Irish Writers Recommend Books by Irish Women

We are over half way through the Read Irish Women Challenge 2022 and it has been wonderful to behold the enthusiasm and response on social media. Thank you to everyone who has joined the discussion and shared their recommendations and passion for the books they have read and loved by Irish women.

This blog hands the recommendation reins over to some of the writers we have been discussing in the #ReadIrishWomenChallenge22. Read on to discover the books chosen by Sinéad Gleeson, Catherine Prafiska, Sara Baume, Louise Kennedy, Louise O’Neill, Audrey Magee, Rachel Donohue, Kathleen Murray and Sinéad Crowley.

Sinéad Gleeson Recommends…

The Long-Winded Lady by Maeve Brennan.

Maeve Brennan’s sharp, melancholic Talk of the Town pieces have always been called columns, but to me, they’re micro essays. Collected in the The Long-Winded Lady, they try to capture the heartbeat of New York and its citizens, its moods and longings. In it, Brennan moves effortlessly from food, buildings and other people, to the ache of loneliness that big cities can instil. I wrote about retracing Brennan’s New York in Duncan Minshull’s new book Where My Feet Fall: Twenty Writers Go For a Walk, and make a case for giving Brennan her due as an essayist, as well as a fiction writer.

Pit Lullabies by Jessica Traynor.

I’ve long admired Jess Traynor’s poetry, which is as confident being serious and historical, as it is when it’s arch and playful. There’s a tenderness to how Traynor writes about motherhood, the body, the places we find ourselves. Her new collection Pit Lullabies proves that she’s one of our finest poets, moving through myths, love, and the environment. It’s a visceral work that I know I’ll go back to again and again.

Unsettled by Rosaleen McDonagh.

A vital, political work. On one hand it’s a memoir that dives deeply into the lived experience of being a disabled Traveller women, while also navigating racism and physical abuse. But there is a parallel track of finding a place in the world, through activism and writing. Not an easy read, but a necessary one, offering huge insight into the ongoing discrimination Travellers face.

This Woman’s Work: Essays on Music edited by Sinéad Gleeson and Kim Gordon is out now in your local Dubray and online.

Catherine Prasifka Recommends…

The Visitor by Maeve Brennan.

Central to The Visitor is the relationship between two women, Anastasia and her paternal grandmother, but Anastasia’s recently deceased parents haunt the narrative. This is a book about family loyalties, the notion of home, and how we deal with grief.

The Uninvited by Dorothy Macardle.

Two siblings move into a suspiciously cheap house that appears to be everything they’re looking for. However, there are ghostly energies that haunt the place, threatening to drive them from their home. Slowly, they unravel the legacies of two very different women, and struggle to undercover the truths they need to in order to put these spirits at rest.

A Poet’s Dublin by Eavan Boland.

I think this book is the perfect introduction to Boland’s poetry for those not familiar with her work. The depictions of Dublin are gorgeously precise, and coupled with her own photographs really evoke a sense of time and place.

Catherine’s debut novel None of This Is Serious is available in your local Dubray on our website.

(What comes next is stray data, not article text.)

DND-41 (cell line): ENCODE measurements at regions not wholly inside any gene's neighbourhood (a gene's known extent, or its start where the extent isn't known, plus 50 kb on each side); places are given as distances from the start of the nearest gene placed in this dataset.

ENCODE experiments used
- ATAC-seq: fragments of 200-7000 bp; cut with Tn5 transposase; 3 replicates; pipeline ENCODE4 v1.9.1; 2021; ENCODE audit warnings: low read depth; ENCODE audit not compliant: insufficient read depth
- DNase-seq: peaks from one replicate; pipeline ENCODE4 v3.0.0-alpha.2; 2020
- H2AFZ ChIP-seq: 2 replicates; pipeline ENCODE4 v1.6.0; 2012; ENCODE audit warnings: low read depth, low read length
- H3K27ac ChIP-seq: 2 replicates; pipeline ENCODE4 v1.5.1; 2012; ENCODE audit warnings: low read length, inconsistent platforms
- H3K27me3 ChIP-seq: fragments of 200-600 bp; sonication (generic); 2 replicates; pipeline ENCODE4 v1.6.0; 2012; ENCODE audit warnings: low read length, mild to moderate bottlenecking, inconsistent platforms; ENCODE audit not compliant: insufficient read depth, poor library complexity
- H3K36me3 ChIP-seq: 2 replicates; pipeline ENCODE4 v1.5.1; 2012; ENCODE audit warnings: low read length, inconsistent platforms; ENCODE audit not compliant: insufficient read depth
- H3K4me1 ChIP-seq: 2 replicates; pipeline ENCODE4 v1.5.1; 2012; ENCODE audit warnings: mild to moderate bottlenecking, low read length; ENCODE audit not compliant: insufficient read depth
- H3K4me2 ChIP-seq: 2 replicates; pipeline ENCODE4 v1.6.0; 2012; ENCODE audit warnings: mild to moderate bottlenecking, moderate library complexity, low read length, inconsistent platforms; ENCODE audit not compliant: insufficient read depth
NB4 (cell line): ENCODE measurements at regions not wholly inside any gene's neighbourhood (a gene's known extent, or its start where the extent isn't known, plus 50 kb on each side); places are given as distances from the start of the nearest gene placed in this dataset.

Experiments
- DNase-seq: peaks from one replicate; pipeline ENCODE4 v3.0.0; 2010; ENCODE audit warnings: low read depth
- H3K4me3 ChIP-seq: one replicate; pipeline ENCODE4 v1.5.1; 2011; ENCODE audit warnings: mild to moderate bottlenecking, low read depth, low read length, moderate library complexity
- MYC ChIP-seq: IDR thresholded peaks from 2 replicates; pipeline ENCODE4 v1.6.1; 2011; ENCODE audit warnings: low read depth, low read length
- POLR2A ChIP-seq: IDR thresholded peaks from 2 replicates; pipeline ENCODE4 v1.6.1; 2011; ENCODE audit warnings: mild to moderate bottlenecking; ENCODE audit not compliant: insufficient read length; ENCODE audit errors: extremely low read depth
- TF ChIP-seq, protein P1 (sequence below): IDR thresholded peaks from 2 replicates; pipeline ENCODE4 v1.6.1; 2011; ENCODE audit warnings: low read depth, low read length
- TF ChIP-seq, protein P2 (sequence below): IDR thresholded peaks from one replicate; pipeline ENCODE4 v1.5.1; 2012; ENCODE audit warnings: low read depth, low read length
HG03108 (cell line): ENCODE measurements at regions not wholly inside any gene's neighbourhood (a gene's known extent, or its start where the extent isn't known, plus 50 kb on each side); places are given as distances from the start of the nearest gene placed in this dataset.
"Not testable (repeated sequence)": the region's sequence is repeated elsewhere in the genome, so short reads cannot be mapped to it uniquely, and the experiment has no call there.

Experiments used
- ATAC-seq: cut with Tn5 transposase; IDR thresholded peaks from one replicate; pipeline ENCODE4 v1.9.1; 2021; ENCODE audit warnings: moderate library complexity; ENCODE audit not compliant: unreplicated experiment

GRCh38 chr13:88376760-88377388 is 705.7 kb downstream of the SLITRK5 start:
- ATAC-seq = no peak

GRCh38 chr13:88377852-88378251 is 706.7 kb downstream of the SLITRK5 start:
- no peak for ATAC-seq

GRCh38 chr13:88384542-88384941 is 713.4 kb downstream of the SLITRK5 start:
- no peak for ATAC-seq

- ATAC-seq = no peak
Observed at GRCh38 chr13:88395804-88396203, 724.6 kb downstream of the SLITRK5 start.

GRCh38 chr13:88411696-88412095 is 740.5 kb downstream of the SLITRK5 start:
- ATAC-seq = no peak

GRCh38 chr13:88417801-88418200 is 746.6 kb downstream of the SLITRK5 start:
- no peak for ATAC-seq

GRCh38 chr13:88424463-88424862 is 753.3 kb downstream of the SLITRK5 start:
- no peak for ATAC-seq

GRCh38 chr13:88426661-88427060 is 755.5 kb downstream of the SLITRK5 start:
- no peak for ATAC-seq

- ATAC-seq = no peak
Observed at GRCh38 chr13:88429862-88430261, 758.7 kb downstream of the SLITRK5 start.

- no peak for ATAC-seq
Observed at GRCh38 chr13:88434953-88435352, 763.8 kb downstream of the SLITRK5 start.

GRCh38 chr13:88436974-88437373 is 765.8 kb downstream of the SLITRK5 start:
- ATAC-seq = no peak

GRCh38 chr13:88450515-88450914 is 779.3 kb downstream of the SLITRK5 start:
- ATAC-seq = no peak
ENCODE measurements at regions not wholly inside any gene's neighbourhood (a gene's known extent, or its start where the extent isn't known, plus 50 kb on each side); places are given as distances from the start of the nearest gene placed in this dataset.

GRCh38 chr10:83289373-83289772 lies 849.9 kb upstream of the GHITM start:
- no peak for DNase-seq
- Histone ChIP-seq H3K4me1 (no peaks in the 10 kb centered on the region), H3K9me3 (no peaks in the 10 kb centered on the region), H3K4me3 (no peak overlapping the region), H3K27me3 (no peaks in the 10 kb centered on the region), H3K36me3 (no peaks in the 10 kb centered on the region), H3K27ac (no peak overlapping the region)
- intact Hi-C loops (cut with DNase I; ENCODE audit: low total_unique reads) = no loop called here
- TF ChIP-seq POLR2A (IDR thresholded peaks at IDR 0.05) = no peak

Sara Baume Recommends…

The River Capture by Mary Costello.

Costello’s critically acclaimed, quiet yet gripping second novel is written with incomparable gravity and elegance.

Thin Places by Kerri ní Dochartaigh.

This book is not quite a work of nature writing, and not quite a memoir, and not quite a historical account – but a wonderful, harrowing, enlightening hybrid of all of these.

Wunderland by Caitríona Lally.

Lally’s utterly singular second novel – set partly in the world’s largest miniature railway – is full of black humour and searing insight.

Seven Steeples by Sara Baume is available in your local Dubray on our website.

Louise Kennedy Recommends…

Rather than suggest three books by Irish women, I highly recommend that you read three books by one writer: Norah Hoult (1898-1984). Born in Dublin to an Irish Catholic mother and an English Protestant father, Norah was orphaned by the age of nine, spending the next almost fifty years in England. She retired to Greystones, Co. Wicklow, where she lived out her days in a little cottage. The respected author of twenty-eight books, Hoult began to slide out of popularity and print in the 60s. Recovery projects begun by Arlen House in the 80s were slow to gather muster, but mostly thanks to the powerhouse that is Sinéad Gleeson, some of her work is available.

There Were No Windows by Norah Hoult.

A tragic yet darkly funny novel about a once-sophisticated woman’s descent into dementia in wartime London. Originally published in 1944, reissued by Persephone Books in 2005.

Cocktail Bar by Norah Hoult.

Hoult’s third and final short story collection appeared in 1950 and contains gems such as ‘Irish Wedding’ and ‘When Miss Coles Made the Tea.’ New Island Books, 2018, with an excellent introduction by the aforementioned Ms Gleeson.

Farewell Happy Fields by Norah Hoult.

Adam Palmer embarks on a personal quest to destroy his own soul, inflicting small sustained acts of cruelty and violence on those around him. His long-suffering wife, Kathleen, struggles to maintain her self-respect in the face of her husband’s gaslighting. This 1948 novel was reissued by New Island Books in 2019 with an introduction by me. Hoult was the subject of my PhD research and I am rather obsessed with her.

Louise’s stunning novel Trespasses is available in your local Dubray on our website.

Louise O’Neill Recommends…

Again, Rachel by Marian Keyes.

I’ve spoken many times of my love for Rachel’s Holiday, a book I consider to be a modern classic. There’s always a little trepidation when an author announces a sequel to a much-loved piece of work, but you can rely on Marian Keyes to deliver. Again, Rachel is funny, moving, sexy, and wise – it is, dare I say it, even better than the original. Keyes gives the reader both what we want and what we need, and she does it with such style. It’s a triumph.

Corpsing by Sophie White.